Wesleyan fraternities: echoing Colby’s history?

On Sept. 22, Wesleyan University President Michael Roth and Chair of the Board of Trustees Joshua Boger sent an email announcement to the University stating that Wesleyan’s remaining residential fraternities will be required to co-educate within the next three years. The term “co-educate” stipulates that women are to not only become integrated into residential fraternity houses, but also that they are to become official, equal members of the fraternal organizations.
Three residential fraternities remain at Wesleyan: Psi Upsilon, Delta Kappa Epsilon and Beta Theta Pi. However, as of Sept. 15, Beta lost its house due to a sequence of high-profile incidents including a sophomore girl falling from a third-floor window and sustaining serious injury. If Beta “reorganizes on campus, then they will be subject to this as well and the process will go forward like it will with DKE and Psi U,” a University spokesperson said. “This really depends on their reorganization, if it happens.”
The Trustees’ decision transpired from a petition signed by hundreds of students, alumni, faculty and staff insisting upon the co-education of Wesleyan fraternities. The petition was largely a response to previous sexual assaults at the fraternity houses.
“This has actually been under discussion for a long time. […] What was driving this was really the desire to get closer to Wesleyan’s tradition of progressive leadership [because] the three residential fraternities—now two, effectively—were the sole spaces used not only residentially, but also as social spaces that were not co-educational,” the University spokesperson said.
“Although this change does not affect nonresidential organizations, we are hopeful that groups across the University will continue to work together to create a more inclusive, equitable and safer campus,” Roth and Boger said in the email.
The fraternities have yet to demonstrate whether or not they will be able to survive the drastic change, a key concern being women’s interest in joining. However, a representative for Psi U told Business Insider that they would still maintain national recognition if they integrate.
“I understand President Roth’s decision to make the frats coed ever since Beta was widely recognized as a ‘rape factory.’ The introduction of a female presence will supposedly shift the tone away from being misogynistic,” Arianna Tamaddon ’18 said. “However, I would personally never join a co-ed frat, mainly because I have no desire to live in a frat house.”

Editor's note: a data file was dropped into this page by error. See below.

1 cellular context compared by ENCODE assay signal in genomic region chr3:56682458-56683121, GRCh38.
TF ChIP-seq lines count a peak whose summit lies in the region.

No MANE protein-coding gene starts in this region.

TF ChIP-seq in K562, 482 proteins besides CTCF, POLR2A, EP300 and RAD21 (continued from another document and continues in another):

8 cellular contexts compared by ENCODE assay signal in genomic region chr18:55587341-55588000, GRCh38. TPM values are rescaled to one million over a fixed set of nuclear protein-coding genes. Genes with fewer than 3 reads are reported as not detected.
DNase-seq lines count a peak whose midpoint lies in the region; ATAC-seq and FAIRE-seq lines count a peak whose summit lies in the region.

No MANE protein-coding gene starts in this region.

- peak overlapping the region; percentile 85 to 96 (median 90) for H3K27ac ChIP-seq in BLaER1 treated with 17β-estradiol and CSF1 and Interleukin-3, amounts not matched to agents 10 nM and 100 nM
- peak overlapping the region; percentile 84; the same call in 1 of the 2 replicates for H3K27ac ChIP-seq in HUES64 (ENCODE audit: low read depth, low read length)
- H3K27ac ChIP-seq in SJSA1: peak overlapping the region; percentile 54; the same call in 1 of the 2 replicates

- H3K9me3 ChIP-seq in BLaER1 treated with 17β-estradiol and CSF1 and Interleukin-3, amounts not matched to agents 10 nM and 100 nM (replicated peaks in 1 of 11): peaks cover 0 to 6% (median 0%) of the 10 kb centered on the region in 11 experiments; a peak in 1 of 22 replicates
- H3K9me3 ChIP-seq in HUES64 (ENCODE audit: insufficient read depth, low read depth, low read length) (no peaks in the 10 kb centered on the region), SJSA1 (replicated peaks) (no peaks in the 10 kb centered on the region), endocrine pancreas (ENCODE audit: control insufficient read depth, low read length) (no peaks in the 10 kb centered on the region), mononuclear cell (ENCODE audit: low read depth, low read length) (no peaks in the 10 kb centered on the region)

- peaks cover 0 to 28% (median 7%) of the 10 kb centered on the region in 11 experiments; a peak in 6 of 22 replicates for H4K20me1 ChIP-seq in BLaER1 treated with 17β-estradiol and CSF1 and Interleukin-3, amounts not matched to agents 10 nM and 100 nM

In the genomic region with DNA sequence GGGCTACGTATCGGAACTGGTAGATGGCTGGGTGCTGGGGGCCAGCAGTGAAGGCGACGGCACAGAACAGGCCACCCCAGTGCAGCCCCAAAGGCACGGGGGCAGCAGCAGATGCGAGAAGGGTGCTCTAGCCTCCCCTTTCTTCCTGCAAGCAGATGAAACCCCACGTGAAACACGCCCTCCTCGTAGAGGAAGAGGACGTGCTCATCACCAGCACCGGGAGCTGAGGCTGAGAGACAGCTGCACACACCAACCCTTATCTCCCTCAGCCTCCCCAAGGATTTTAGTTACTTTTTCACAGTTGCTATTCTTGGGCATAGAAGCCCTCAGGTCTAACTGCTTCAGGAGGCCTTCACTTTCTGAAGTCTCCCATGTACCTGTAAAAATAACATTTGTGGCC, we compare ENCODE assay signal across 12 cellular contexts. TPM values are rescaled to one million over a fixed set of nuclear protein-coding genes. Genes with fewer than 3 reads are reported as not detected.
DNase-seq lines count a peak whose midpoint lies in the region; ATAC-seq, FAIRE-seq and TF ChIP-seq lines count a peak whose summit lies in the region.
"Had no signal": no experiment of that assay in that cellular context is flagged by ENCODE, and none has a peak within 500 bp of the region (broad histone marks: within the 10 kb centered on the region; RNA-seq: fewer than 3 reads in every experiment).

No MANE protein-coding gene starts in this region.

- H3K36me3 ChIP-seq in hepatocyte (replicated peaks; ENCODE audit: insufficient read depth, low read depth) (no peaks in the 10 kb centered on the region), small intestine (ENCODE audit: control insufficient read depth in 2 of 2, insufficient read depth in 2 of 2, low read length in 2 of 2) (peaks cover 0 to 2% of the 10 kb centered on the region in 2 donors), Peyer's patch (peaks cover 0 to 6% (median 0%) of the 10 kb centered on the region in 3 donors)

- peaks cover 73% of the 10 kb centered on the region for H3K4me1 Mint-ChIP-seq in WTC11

Tamaddon believes that, on the whole, the idea of co-educating the frats is better than the alternative of shutting them down altogether. “Their hosted events definitely contribute a lot towards Wesleyan’s social scene,” she said.
The change at Wesleyan recalls a major milestone in Colby’s past: when the College abolished all Greek life in 1984. The College felt that the presence of fraternities and sororities was inherently creating an exclusionary atmosphere. According to a New York Times article on May 22, 1984, a few of the fraternities sought judicial action to forbid the College from expelling their organizations. “Justice Robert L. Browne of Superior Court denied a request for an order that would have stopped the expulsion. The order was sought by Zeta Psi, one of the eight fraternities whose status was revoked after they were criticized as discriminatory and harmful to campus social life,” the [Times] reported.
Heide Schmaltz Dolan ‘87 was on the Hill during the monumental decision to rid the campus of Greek life. “It was a very polarizing issue,” she said. “The campus was split between people in support of the decision and those against it. There’s a lot of truth to the idea that the fraternities were making social life hostile and were promoting bad drinking habits, and I think in the long run, it was a good decision for the College.”
Wesleyan’s decision also forces the University’s student body to bridge some of the gender gaps often seen in collegiate social life. The idea that fraternities create unsuitable spaces for women was found to be true on the Hill previous to the 1984 decision. The campus used to be split between fraternity housing and co-ed housing, meaning that women were unable to live in certain areas on campus.
As Wesleyan found, fraternity houses were often used as recreational places, and the College found it to be unjust that women were prohibited from inhabiting certain social areas. “The fraternities occupied the best housing that was most central at the time,” Dolan said. “Because the student center hadn’t been built, life revolved around Roberts and Miller Library, and it was a big deal that women couldn’t live in those central houses.”
Though the general opinion was varied, 30 years later it is clearer that the Hill reaps many benefits from its all-inclusive ideology. The NESCAC community can look forward to seeing these changes in Wesleyan.